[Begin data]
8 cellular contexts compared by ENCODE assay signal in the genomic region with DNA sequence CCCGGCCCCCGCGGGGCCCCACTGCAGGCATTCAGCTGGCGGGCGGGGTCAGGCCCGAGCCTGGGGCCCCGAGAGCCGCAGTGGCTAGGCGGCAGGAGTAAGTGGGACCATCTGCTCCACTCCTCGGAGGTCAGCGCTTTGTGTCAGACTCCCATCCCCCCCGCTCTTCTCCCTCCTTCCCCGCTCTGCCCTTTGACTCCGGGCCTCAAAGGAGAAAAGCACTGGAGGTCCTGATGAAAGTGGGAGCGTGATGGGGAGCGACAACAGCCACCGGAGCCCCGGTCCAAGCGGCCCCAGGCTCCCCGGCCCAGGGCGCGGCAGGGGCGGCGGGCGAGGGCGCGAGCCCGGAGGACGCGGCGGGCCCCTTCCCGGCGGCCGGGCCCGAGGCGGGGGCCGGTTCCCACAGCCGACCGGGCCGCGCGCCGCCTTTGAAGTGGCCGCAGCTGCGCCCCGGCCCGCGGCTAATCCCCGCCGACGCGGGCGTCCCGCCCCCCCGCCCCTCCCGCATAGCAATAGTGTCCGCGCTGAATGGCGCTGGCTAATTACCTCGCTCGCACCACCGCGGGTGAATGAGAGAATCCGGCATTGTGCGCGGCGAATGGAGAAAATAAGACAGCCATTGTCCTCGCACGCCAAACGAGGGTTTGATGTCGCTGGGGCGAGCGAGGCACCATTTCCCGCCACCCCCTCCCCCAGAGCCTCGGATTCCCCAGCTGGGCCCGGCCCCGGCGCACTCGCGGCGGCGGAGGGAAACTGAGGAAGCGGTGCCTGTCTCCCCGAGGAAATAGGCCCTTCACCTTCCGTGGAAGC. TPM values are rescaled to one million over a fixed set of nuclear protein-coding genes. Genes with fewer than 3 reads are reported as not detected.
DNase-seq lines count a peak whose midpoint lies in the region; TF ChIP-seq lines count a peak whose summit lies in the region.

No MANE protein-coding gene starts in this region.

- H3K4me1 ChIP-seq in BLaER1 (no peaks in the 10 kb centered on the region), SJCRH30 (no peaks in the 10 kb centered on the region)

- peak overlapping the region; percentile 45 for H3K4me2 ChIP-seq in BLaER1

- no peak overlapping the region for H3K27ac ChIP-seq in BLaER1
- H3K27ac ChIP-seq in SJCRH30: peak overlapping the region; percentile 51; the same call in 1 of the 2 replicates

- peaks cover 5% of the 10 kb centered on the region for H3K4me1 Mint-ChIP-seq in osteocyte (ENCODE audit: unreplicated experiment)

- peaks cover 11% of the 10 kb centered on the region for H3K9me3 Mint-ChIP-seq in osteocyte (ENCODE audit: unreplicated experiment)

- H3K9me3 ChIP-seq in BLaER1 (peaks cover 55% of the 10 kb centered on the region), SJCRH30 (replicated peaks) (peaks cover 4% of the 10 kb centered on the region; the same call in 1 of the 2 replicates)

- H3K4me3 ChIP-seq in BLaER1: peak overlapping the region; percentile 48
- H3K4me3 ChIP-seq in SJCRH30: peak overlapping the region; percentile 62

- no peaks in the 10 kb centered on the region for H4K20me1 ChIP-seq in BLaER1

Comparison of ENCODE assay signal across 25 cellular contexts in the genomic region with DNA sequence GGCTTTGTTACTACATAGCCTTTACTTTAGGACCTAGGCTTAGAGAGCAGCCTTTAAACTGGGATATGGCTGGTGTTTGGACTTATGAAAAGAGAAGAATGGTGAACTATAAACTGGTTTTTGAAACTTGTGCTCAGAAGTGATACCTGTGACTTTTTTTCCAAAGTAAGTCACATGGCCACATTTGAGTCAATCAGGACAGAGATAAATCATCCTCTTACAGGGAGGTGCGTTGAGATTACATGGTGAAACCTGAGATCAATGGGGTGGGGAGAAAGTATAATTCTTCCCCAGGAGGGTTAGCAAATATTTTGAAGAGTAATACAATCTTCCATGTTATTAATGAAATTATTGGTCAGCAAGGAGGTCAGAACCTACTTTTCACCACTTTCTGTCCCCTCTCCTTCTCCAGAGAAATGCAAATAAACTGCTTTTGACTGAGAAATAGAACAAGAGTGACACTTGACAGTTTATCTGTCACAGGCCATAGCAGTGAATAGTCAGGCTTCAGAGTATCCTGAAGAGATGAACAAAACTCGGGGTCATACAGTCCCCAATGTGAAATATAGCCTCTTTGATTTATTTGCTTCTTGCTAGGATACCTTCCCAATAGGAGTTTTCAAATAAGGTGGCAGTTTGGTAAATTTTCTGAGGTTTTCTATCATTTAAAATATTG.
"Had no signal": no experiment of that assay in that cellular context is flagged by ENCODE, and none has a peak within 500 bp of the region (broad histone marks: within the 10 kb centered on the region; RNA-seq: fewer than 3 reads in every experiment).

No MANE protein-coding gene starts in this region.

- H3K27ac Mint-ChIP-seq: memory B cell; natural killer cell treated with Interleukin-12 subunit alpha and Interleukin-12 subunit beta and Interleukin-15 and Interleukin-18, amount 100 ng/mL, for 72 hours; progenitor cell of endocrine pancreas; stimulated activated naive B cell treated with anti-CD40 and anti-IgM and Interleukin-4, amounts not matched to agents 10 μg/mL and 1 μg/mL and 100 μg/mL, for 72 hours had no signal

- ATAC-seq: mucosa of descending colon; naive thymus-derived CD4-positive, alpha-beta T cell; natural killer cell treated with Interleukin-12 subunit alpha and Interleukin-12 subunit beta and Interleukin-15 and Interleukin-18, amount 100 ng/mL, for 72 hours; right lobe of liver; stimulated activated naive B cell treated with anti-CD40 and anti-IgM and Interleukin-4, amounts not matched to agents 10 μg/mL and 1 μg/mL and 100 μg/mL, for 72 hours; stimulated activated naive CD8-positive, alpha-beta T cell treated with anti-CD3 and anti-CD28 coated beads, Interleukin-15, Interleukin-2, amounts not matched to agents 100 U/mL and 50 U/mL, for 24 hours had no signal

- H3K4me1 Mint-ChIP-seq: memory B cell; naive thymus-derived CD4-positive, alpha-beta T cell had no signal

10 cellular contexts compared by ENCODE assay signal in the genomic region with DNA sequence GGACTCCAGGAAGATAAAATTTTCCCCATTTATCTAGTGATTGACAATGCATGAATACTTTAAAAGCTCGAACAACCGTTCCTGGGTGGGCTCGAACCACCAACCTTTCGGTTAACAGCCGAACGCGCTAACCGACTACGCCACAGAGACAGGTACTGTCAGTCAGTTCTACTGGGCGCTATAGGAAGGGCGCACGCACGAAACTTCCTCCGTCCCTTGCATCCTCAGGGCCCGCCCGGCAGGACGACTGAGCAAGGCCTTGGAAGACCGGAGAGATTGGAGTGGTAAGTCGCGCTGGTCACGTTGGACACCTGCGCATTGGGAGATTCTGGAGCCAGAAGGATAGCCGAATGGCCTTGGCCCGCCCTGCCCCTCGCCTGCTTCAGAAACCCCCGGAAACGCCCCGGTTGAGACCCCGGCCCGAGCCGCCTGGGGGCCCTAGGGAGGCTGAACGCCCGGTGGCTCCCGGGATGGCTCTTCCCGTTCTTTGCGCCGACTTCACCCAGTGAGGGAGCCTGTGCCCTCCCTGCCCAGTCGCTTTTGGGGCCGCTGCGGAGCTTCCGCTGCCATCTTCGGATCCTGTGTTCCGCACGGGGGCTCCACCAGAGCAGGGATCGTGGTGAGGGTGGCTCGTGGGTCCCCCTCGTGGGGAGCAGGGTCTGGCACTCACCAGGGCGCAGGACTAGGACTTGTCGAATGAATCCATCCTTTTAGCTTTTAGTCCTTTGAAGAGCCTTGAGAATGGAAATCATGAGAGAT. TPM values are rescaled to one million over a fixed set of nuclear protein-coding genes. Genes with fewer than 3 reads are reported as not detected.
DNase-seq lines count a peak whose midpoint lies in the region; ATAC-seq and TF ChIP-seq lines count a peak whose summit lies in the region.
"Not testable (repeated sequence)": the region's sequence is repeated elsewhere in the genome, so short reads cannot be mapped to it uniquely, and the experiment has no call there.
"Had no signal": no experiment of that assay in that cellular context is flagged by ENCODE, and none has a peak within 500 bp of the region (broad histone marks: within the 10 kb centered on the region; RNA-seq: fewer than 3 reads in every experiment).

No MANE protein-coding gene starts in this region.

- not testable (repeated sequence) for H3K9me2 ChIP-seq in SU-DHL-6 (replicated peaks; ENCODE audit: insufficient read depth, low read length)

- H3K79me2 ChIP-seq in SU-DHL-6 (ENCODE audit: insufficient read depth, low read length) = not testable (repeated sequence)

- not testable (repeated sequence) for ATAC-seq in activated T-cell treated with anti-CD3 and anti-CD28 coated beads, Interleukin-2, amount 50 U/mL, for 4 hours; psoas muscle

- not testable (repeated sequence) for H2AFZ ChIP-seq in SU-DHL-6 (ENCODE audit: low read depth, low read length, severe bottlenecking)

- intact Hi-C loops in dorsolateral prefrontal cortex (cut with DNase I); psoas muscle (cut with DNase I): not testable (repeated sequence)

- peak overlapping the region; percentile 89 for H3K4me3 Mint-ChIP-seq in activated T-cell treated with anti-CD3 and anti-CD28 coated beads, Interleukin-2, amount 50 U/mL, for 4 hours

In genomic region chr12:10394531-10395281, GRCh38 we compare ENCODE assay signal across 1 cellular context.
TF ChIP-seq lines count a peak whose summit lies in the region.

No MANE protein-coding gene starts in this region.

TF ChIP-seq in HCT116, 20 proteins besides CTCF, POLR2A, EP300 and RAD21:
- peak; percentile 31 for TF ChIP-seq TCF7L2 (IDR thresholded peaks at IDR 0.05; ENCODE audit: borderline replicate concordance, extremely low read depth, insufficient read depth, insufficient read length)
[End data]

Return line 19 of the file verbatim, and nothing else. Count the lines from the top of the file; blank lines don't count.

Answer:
- H3K4me1 Mint-ChIP-seq: memory B cell; naive thymus-derived CD4-positive, alpha-beta T cell had no signal